Before we get started, does the cover look like Henry Cavill and Billy Zane to anyone else or is it just me? And NO Billy Zane would not make a good Lex Luthor. Can we stop that? I’m sick of seeing his name in every fan casting discussion. It’s as bad as every time we would have a talk about the next Mr. Freeze and everyone would go “Patrick Stewart!” or “Ben Kingsley!” It’s like we as fanboys can’t think of actors to play bald characters who aren’t actually bald themselves. By the way, the correct answer to the Mr. Freeze question is Jason Isaacs. He’s a great actor and if you shaved him and painted him pale he’d look exactly like the Animated Series incarnation.

Now, on to the comic book!

Issue #8 is the point of no return for this alternate universe’s Superman. We have seen him kill in the aftermath of losing both Metropolis and Lois, but he has struggled in the days since because he knows he is abandoning everything he once stood for. He’s torn. He’s clearly getting results with this new, far more brash approach. Wonder Woman, his best friend Lex Luthor, and the general public are all behind this darker Superman but his conscience is screaming that this is wrong and friends like Shazam, The Flash, and Batman are concerned as well. This is a weaker willed Superman who needs the approval of another good-hearted individual. He needs to see someone else with a no kill code say “Yes, we need to change.” so he feels better about himself. It’s the sort of behavior we wouldn’t see from our Earth’s Superman, but this isn’t our Earth. Issue #8 gives us a moment unseen in the video game that pushes Superman and all the other heroes to the edge. The death of Metropolis and Lois raised the question of “Do we kill for the greater good and take the world fully into our hands?” and issue #8 underlines that question and forces everyone to answer it.

Firstly, it’s awesome to see the other heroes stand up for what’s right in the comic’s opening scene. It’s something that the video game sorely lacked but the comic is doing well (among other things). Yes, in the game there were little moments where Shazam or Flash questioned Superman but after 5 years of seeing Superman as a dictator their actions don’t mean a whole lot. So in Tom Taylor’s prequel it’s good to know that they’ve had their doubts from the start and that these supporting characters aren’t as one dimensional as they were presented in the game. How they’ve managed to stick with this regime for half a decade is something else that’ll need to be addressed. When the grey area they’ve entered is so apparent right from the start I can’t help but feel that there’s no way many of these heroes would’ve stood beside Superman for so long.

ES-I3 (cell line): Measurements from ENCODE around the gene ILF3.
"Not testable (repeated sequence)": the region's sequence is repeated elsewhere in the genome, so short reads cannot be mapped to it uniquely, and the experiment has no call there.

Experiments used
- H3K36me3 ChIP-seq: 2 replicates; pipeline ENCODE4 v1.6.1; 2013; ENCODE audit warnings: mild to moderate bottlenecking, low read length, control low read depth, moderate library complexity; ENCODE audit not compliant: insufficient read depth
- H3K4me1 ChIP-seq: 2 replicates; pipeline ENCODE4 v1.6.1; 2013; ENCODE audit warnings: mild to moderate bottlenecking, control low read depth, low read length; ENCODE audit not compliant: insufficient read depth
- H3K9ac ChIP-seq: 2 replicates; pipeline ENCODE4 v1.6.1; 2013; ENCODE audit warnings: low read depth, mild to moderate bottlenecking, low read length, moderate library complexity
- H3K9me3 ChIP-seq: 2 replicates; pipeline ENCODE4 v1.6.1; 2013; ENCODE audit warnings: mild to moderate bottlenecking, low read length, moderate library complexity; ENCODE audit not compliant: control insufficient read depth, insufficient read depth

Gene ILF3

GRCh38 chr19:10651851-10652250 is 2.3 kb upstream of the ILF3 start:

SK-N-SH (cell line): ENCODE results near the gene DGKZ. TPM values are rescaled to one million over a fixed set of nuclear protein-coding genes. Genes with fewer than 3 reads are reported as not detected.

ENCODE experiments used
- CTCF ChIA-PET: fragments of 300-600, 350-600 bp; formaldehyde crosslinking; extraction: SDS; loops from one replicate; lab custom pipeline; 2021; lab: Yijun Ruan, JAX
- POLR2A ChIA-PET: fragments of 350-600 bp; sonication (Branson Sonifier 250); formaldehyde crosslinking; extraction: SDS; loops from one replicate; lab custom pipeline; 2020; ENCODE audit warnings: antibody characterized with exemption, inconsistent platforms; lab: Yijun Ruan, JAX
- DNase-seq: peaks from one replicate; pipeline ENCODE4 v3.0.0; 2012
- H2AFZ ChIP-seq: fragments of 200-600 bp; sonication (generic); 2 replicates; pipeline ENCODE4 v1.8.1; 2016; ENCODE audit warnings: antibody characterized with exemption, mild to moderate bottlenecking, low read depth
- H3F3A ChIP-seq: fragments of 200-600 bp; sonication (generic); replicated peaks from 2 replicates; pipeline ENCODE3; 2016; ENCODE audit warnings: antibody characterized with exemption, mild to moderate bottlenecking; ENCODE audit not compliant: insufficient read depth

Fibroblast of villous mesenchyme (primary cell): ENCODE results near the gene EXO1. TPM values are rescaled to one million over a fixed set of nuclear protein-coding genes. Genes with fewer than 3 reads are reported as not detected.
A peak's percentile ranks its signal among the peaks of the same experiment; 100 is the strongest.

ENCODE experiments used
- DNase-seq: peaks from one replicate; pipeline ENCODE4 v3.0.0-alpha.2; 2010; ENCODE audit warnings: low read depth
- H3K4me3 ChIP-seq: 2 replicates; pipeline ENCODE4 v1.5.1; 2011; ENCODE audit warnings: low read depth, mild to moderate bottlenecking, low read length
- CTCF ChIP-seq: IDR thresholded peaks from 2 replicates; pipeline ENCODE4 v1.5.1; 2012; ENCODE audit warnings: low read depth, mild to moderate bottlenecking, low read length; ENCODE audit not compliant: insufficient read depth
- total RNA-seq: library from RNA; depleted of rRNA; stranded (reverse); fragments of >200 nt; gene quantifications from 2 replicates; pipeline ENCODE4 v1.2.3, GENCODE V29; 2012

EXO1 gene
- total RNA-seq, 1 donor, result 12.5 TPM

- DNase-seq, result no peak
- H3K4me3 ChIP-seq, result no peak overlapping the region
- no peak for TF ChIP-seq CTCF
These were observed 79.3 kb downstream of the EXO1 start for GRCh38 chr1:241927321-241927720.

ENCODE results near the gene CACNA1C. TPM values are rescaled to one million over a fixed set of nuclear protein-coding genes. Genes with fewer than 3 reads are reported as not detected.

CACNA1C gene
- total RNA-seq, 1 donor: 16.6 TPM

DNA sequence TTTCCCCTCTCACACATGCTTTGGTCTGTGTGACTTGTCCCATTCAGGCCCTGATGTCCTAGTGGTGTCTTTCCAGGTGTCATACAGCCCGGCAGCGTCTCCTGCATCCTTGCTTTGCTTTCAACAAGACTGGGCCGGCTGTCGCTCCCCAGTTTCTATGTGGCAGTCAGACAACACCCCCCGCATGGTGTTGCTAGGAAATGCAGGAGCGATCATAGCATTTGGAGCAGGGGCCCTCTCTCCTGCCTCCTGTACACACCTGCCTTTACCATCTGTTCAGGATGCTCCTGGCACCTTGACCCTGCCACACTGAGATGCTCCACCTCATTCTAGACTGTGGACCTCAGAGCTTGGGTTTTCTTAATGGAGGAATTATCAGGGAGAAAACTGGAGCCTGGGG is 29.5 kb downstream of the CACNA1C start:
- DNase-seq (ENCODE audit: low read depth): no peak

This comic is a major turning point for the entire series and while the first 1/3 of the book may make it look like this will be a slower, more chatty installment of Injustice that all changes pretty quickly and we end up with an all out war on our hands. And while it’s all quite heavy, Taylor still manages to add some humor into the mix with great lines from both Catwoman and Green Arrow, which I’ll put in spoiler tags (among other points)

Spoiler

I loved these lines and got a good chuckle out of them. When the alien invasion begins and Batman shows the non-typical cities that are being attacked The Green Lantern says “Don’t they know alien invasions always start near famous monuments?” and Catwoman remarks “I steal things. Repelling alien invasions, not so much.” Which is the sort of quote that would’ve worked great in the recent Trinity War, too.

Speaking of the alien invasion, I would definitely like to see Kalibak be a playable character in the game. I loved the scene on Apokolips (described as a “giant ball of hell spinning in the darkness”) especially the color choice used. I’ve never thought “purple” when I pictured Darkseid’s home world but this looked great and really worked to make the setting look alien from the rest of the book.

Many characters have fantastic moments in this from Flash to Damian and even Black Canary (who should be a pretty easy character to add to the game. Just take the moves from MK’s Sindel minus the hair-toss).

The artwork by Mike S. Miller (who did pages 1-10 and 21-30) was very sharp, very vivid and detailed and boy did it need to be! This is such an important chapter in the Injustice Story that wasn’t touched upon in the video game that the art definitely couldn’t disappoint and it didn’t. Even with a fill-in artist stepping in for pages 11-20 it all looked quite consistent. Tom Derenick’s lines were much denser but the change-over was otherwise unnoticeable. Both artists did a fine job on this issue with dynamic imagery for the chaotic battle scenes and they gave the characters plenty of life to express the more pensive segments as well.

Recommended If…

  • You’re a fan of the video game. If you’ve played the game then you should be able to pick up any issue of this series and put the pieces together
  • You’re okay with this being an alternate world’s Superman and can accept the less than inspiring things he’s doing. I’ve grown more fond of the “real” Superman character ever since I did that Superman Break From Batman Special a few months ago so it’s sad to see Supes act like this even though he isn’t OUR Superman. I keep reminding myself “This isn’t our guy, this isn’t the Superman we know.”
  • The idea of multiple BOOM TUBES opening excites you
  • You like big ansemble action scenes with all your favorite heroes much like Trinity War or Justice League: Origin
  • You miss seeing Ollie and Black Canary together in the New 52
  • You miss Damian Wayne in the New 52

Overall

Nice artwork, big action, a few laughs, and it manages to fill in some very important gaps in the video game’s story.

SCORE: 8.5/10